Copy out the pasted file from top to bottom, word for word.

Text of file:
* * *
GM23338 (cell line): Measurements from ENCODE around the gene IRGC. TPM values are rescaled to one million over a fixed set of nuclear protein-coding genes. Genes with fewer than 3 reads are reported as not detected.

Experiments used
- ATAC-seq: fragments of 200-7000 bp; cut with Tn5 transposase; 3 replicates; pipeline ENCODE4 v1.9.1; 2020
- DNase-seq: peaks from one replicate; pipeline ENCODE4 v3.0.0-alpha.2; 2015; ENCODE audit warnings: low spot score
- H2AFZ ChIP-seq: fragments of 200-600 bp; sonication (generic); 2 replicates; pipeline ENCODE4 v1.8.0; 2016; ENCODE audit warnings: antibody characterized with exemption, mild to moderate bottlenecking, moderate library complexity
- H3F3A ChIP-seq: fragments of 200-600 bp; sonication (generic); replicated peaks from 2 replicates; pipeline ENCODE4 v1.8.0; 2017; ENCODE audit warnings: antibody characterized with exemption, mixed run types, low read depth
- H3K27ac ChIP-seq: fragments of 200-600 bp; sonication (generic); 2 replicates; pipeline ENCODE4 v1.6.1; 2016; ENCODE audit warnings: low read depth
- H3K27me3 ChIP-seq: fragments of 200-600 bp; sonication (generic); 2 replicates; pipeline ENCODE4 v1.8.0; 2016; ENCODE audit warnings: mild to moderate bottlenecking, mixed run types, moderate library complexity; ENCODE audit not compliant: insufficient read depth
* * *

GM23338 (cell line): Measurements from ENCODE around the gene IRGC. TPM values are rescaled to one million over a fixed set of nuclear protein-coding genes. Genes with fewer than 3 reads are reported as not detected.

Experiments used
- ATAC-seq: fragments of 200-7000 bp; cut with Tn5 transposase; 3 replicates; pipeline ENCODE4 v1.9.1; 2020
- DNase-seq: peaks from one replicate; pipeline ENCODE4 v3.0.0-alpha.2; 2015; ENCODE audit warnings: low spot score
- H2AFZ ChIP-seq: fragments of 200-600 bp; sonication (generic); 2 replicates; pipeline ENCODE4 v1.8.0; 2016; ENCODE audit warnings: antibody characterized with exemption, mild to moderate bottlenecking, moderate library complexity
- H3F3A ChIP-seq: fragments of 200-600 bp; sonication (generic); replicated peaks from 2 replicates; pipeline ENCODE4 v1.8.0; 2017; ENCODE audit warnings: antibody characterized with exemption, mixed run types, low read depth
- H3K27ac ChIP-seq: fragments of 200-600 bp; sonication (generic); 2 replicates; pipeline ENCODE4 v1.6.1; 2016; ENCODE audit warnings: low read depth
- H3K27me3 ChIP-seq: fragments of 200-600 bp; sonication (generic); 2 replicates; pipeline ENCODE4 v1.8.0; 2016; ENCODE audit warnings: mild to moderate bottlenecking, mixed run types, moderate library complexity; ENCODE audit not compliant: insufficient read depth